Acting without total available information. In a crisis, you must react quickly. However, this does not mean that managers should rush into a situation without a full awareness of what is transpiring. Intelligence information, inmate informants, staff perceptions and other evidence are necessary to get a "big picture" view of the crisis.
"Groupthink" or the "herd mentality." Irving L. Janus states, "The more amiability and esprit de corps there is among the members of a policy-making ingroup, the greater the danger that independent critical thinking will be replaced by groupthink, which is likely to result in irrational and dehumanizing actions directed against outgroups."
Call it the "herd mentality" or the "yes-man" complex, it occurs when the subordinate members of a group wish to please the leader by agreeing with whatever he or she may want. In a crisis situation, the leader must be able to count on his or her experts to give the best advice available through independent critical thought. Anything else may allow the crisis to spiral out of control.
Failing to audit the crisis response process. Crisis situations often take on lives of their own. What may start as a food strike could easily evolve into a work stoppage or worse. Crisis managers must continually audit their response processes to ensure that they are responding to the current emergency. They must be prepared to change directions or methods if the crisis situation escalates or changes.
Confusing activity for action. During a crisis, there is always a lot of activity: correctional staff running back and forth, supervisors issuing orders over mobile radios, towers beaming bright lights around the perimeter of the facility, inmates yelling from their locked-down cell positions, and a multitude of other prison noises. But is the activity action? Is the activity being directed to control the crisis? Is the activity necessary to respond to the emergency?
Activity for the sake of activity during a crisis is wasteful. It creates an impression of pandemonium and can subvert the crisis control process. Action to control the crisis, not useless activity, is needed to restore the balance.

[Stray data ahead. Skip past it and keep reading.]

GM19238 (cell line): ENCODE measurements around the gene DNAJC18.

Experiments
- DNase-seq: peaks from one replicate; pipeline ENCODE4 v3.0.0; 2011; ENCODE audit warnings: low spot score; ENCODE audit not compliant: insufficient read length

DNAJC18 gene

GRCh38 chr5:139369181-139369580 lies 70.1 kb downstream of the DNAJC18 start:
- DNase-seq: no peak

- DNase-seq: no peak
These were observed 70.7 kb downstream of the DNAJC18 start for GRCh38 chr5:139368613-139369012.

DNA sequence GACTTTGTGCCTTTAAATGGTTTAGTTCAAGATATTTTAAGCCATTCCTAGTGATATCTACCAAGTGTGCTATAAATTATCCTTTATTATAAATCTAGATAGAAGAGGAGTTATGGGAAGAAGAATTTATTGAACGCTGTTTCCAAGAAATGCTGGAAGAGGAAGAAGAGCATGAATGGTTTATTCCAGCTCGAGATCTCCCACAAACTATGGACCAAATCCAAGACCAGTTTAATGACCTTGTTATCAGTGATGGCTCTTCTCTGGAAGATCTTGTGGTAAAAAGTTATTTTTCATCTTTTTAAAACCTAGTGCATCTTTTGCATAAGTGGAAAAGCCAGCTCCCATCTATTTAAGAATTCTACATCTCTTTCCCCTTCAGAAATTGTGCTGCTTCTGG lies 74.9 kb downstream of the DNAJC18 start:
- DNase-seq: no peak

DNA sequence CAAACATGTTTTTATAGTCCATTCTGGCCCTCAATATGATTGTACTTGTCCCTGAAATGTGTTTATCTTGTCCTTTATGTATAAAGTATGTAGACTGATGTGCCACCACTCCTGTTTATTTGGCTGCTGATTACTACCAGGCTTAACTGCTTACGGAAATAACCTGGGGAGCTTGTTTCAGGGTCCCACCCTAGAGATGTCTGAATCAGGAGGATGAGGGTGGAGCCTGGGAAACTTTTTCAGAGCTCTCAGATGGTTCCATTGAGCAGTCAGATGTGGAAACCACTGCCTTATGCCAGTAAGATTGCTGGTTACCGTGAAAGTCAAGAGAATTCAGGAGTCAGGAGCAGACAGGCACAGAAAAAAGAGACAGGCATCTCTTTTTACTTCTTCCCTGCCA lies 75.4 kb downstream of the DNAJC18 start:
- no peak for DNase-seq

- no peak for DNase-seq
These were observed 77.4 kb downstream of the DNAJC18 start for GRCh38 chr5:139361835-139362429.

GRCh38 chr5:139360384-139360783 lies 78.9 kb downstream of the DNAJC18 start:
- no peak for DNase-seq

After the Crisis
After a crisis is resolved, a debriefing process and an investigation should be undertaken as soon as possible. Correctional staff who played active roles in the crisis response should be interviewed, videotapes should be reviewed, and intelligence gathered so emergency plans and procedures can be modified as necessary.
Correctional administrators know that in the early stages of a crisis two things usually happen: (1) Murphy's law, whatever can go wrong will go wrong, will prevail; and (2) Well-thought-out emergency plans, processes and procedures will be forgotten as staff respond instinctively to the emergency. Therefore, staff must be well trained, professional and competent, and line supervisors must have good correctional wisdom and common sense, because their initial responses may determine whether a crisis is resolved quickly or whether it degenerates into a disaster.
Colvin, Mark. 1992. The penitentiary in crisis: From accommodation to riot in New Mexico. Albany, N.Y.: State University of New York Press.
Henderson, James D., and Richard Phillips. 1989. Ensuring a safe, humane institution. Federal Prison Journal (Summer).
Janis, Irving L. 1989. Groupthink: The desperate drive for consensus at any cost. Classic readings in organizational behavior, ed., J. Steven Ott. California: Brooks/Cole Publishing Company.
Nudell, Mayer, and Norman Antokol. 1988. The handbook for effective emergency and crisis management. Lexington, Mass.: Lexington Books.
Turner, Barry A. 1976. The organizational and interorganizational development of disasters. Administrative Science Quarterly 21.
Wright, Kevin N. 1994. Effective prison leadership. Binghamton, N.Y.: William Neil Publishing.
Peter M. Wittenberg is a deputy chief with the Federal Bureau of Prison's Office of National Policy Review. Opinions expressed in this article do not necessarily represent the opinions of the Federal Bureau of Prisons or the Department of Justice.
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|Title Annotation:||In Search Of...Security; Annual Security Issue and Buyer's Guide July 1996|
|Author:||Wittenberg, Peter M.|
|Article Type:||Cover Story|
|Date:||Jul 1, 1996|